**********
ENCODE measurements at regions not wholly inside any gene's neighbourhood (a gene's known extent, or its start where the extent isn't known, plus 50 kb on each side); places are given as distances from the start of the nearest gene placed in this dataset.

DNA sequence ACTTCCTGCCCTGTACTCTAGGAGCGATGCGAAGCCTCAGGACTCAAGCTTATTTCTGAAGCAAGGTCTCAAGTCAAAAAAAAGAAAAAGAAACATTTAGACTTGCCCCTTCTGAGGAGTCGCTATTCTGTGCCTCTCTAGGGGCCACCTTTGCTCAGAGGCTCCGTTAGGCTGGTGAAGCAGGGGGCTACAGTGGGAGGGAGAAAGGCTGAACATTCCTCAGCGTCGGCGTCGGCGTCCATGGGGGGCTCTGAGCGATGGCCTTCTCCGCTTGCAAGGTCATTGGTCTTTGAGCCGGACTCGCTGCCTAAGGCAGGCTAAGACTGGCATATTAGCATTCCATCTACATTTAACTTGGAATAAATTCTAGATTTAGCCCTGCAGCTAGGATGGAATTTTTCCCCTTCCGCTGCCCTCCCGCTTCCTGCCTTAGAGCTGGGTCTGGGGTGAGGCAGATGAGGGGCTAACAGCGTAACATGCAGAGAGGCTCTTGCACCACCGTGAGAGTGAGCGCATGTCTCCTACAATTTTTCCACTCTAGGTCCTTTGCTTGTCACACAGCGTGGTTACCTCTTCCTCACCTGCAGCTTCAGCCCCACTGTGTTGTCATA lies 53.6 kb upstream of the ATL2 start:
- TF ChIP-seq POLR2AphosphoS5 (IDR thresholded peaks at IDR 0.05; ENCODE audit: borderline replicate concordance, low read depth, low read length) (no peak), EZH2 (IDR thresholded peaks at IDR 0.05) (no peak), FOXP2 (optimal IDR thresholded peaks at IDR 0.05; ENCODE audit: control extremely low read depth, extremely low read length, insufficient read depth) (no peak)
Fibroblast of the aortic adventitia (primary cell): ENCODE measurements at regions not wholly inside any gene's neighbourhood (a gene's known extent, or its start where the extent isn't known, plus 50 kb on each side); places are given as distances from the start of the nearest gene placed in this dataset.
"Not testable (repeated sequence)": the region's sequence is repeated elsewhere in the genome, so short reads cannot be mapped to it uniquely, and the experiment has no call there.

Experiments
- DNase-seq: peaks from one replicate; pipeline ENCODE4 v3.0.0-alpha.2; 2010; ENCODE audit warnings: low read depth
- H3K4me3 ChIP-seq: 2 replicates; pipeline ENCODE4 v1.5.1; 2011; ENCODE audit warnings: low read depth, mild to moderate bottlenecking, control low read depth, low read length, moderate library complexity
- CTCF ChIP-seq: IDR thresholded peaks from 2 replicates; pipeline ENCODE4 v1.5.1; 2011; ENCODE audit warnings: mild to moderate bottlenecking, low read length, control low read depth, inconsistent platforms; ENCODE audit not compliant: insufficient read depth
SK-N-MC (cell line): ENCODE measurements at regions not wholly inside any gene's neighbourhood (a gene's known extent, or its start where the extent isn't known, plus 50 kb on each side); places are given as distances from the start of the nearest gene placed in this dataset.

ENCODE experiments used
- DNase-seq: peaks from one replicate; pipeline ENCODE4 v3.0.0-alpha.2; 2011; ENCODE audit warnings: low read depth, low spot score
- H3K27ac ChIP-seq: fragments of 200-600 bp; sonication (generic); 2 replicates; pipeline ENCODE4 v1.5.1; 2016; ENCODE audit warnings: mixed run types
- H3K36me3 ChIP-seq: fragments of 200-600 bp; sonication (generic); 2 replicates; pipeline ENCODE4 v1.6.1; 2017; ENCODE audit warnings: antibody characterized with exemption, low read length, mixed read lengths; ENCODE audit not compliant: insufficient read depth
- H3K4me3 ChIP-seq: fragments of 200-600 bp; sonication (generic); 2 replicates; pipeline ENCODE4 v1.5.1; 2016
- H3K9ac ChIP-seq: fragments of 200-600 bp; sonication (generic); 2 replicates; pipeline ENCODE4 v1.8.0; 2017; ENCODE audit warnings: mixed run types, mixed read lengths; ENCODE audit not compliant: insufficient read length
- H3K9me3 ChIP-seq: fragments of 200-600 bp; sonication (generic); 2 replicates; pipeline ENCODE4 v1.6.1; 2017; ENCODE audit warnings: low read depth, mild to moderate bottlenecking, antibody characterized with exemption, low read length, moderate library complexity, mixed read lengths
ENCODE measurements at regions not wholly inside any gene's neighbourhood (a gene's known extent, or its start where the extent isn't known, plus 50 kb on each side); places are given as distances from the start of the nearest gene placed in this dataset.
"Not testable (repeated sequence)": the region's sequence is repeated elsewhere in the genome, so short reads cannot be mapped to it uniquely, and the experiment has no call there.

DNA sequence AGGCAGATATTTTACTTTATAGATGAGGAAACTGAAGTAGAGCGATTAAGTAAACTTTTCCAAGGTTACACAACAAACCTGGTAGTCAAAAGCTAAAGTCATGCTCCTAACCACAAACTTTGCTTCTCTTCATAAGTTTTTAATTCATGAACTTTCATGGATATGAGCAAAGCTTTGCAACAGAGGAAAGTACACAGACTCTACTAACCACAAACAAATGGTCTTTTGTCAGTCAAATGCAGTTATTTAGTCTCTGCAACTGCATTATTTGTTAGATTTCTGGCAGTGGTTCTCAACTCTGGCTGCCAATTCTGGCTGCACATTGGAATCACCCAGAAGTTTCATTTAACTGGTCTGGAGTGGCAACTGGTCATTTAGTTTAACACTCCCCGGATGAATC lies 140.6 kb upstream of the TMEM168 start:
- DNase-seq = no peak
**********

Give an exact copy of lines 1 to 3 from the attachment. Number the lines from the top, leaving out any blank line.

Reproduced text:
ENCODE measurements at regions not wholly inside any gene's neighbourhood (a gene's known extent, or its start where the extent isn't known, plus 50 kb on each side); places are given as distances from the start of the nearest gene placed in this dataset.

DNA sequence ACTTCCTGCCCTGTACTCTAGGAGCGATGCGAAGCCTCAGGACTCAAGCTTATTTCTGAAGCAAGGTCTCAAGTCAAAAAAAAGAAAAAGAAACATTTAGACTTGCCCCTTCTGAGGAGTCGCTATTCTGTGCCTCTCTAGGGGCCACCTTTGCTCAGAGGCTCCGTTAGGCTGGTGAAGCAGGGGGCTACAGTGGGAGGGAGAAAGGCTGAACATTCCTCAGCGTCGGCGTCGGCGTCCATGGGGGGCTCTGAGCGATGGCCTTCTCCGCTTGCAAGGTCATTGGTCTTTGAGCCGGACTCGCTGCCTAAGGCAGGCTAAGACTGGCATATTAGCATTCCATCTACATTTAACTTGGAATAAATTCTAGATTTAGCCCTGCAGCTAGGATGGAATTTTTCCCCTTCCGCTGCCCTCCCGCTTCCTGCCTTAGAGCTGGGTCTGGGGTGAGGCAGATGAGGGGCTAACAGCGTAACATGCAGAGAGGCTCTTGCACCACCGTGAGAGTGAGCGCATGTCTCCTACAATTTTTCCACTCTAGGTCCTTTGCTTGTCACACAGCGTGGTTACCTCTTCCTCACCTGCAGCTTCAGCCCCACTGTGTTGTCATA lies 53.6 kb upstream of the ATL2 start:
- TF ChIP-seq POLR2AphosphoS5 (IDR thresholded peaks at IDR 0.05; ENCODE audit: borderline replicate concordance, low read depth, low read length) (no peak), EZH2 (IDR thresholded peaks at IDR 0.05) (no peak), FOXP2 (optimal IDR thresholded peaks at IDR 0.05; ENCODE audit: control extremely low read depth, extremely low read length, insufficient read depth) (no peak)